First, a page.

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Descriptions du produit

Revue de presse

'The publication of Thinking in Systems is a landmark ... This book is destined to shape our understanding of socio-ecological systems in the years to come in much the same way that Silent Spring taught us to understand the nature of ecosystems in the 1960s and 1970s.' Oran R. Young, Professor, Donald Bren School of Environmental Science and Management at University of California, Santa Barbara 'Thinking in Systems is required reading for anyone hoping to run a successful company, community, or country. Learning how to think in systems is now part of change-agent literacy. And this is the best book of its kind.' Hunter Lovins, founder and President of Natural Capital Solutions and coauthor of Natural Capitalism: Creating the Next Industrial Revolution 'When I read Thinking in Systems I am reminded of the enormity of the gap between systemic thinkers and policy makers. If this book helps narrow the gap, it will be Dana's greatest contribution.' Lester Brown, Founder and President, Earth Policy Institute 'Dana Meadows was one of the smartest people I ever knew, able to figure out the sensible answer to almost any problem. This book explains how she thought, and hence is of immense value to those of us who often wonder what she'd make of some new problem. A classic.' Bill McKibben, author of Deep Economy 'An invaluable companion piece to Limits to Growth, this is also a useful standalone overview of systems-based problem solving, a simple book about a complex world graced by the wisdom of a profound thinker committed to shap[ing] a better future.' Publishers Weekly 'In Dana Meadows's brilliantly integrative worldview, everything causes everything else; cause and effect loop back on themselves. She was the clearest thinker and writer co-creating the art and science of systems dynamics, and Thinking in Systems distills her lifetime of wisdom. This clear, fun-to-read synthesis will help diverse readers everywhere to grasp and harness how our complex world really works.' Amory B. Lovins, Chairman and Chief Scientist, Rocky Mountain Institute and co-author of Natural Capitalism 'Dana Meadows' exposition in this book exhibits a degree of clarity and simplicity that can only be attained by one who profoundly and honestly understands the subject at hand in this case systems modeling. Many thanks to Diana Wright for bringing this extra legacy from Dana to us.' Herman Daly, Professor, School of Public Policy, University of Maryland at College Park 'The publication of Thinking in Systems is a landmark ... Dana Meadows' final contribution is the best and most accessible introduction to this way of thinking we have. This book is destined to shape our understanding of socio-ecological systems in the years to come in much the same way that Silent Spring taught us to understand the nature of ecosystems in the 1960s and 1970s.' Oran R. Young, Professor, Donald Bren School of Environmental Science and Management at University of California, Santa Barbara 'An extremely interesting read, and in particular relevant for people dealing with changes in complex structures, such as organisations, architectures, or business processes ... Absolutely recommended.' Enterprise Agility 'An inspiring sequel to Dana Meadows' lifetime of seminal contributions to systems thinking, this highly accessible book should be read by everyone concerned with the world's future and how we can make it as good as it possibly can be.' Peter H. Raven, President, Missouri Botanical Garden 'Dana Meadows taught a generation of students, friends, and colleagues the art and science of thinking beyond conventional boundaries. For her systems thinking included the expected things like recognizing patterns, connections, leverage points, feedback loops and also the human qualities of judgment, foresight, and kindness. She was a teacher with insight and heart. This long anticipated book, t --Alistair Brown, Green World.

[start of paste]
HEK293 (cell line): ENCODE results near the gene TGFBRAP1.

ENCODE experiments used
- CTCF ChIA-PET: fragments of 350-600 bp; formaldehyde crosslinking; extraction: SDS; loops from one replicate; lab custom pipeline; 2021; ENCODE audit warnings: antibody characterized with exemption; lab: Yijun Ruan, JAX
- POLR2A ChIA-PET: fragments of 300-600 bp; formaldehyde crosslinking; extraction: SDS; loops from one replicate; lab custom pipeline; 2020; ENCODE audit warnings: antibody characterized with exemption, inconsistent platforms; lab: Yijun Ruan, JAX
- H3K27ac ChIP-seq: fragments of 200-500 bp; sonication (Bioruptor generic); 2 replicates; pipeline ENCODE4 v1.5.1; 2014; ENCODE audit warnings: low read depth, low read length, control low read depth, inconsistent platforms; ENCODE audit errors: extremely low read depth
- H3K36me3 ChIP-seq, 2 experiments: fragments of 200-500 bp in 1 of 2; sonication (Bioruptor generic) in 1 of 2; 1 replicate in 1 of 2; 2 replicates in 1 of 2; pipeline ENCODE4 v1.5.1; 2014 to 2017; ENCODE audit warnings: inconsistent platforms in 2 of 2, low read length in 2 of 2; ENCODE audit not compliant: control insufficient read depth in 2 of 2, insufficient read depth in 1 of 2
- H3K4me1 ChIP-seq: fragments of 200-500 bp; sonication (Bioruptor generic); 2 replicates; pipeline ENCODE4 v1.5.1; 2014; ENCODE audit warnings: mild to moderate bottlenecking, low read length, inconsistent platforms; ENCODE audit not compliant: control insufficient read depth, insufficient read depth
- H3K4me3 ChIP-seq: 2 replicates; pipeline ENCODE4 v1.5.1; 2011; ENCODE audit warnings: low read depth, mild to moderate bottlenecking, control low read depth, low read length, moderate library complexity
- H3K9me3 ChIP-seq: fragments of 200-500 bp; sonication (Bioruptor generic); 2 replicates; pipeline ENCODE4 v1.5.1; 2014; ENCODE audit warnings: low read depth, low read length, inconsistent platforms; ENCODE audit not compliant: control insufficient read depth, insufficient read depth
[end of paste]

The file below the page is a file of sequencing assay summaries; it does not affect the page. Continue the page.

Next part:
Présentation de l'éditeur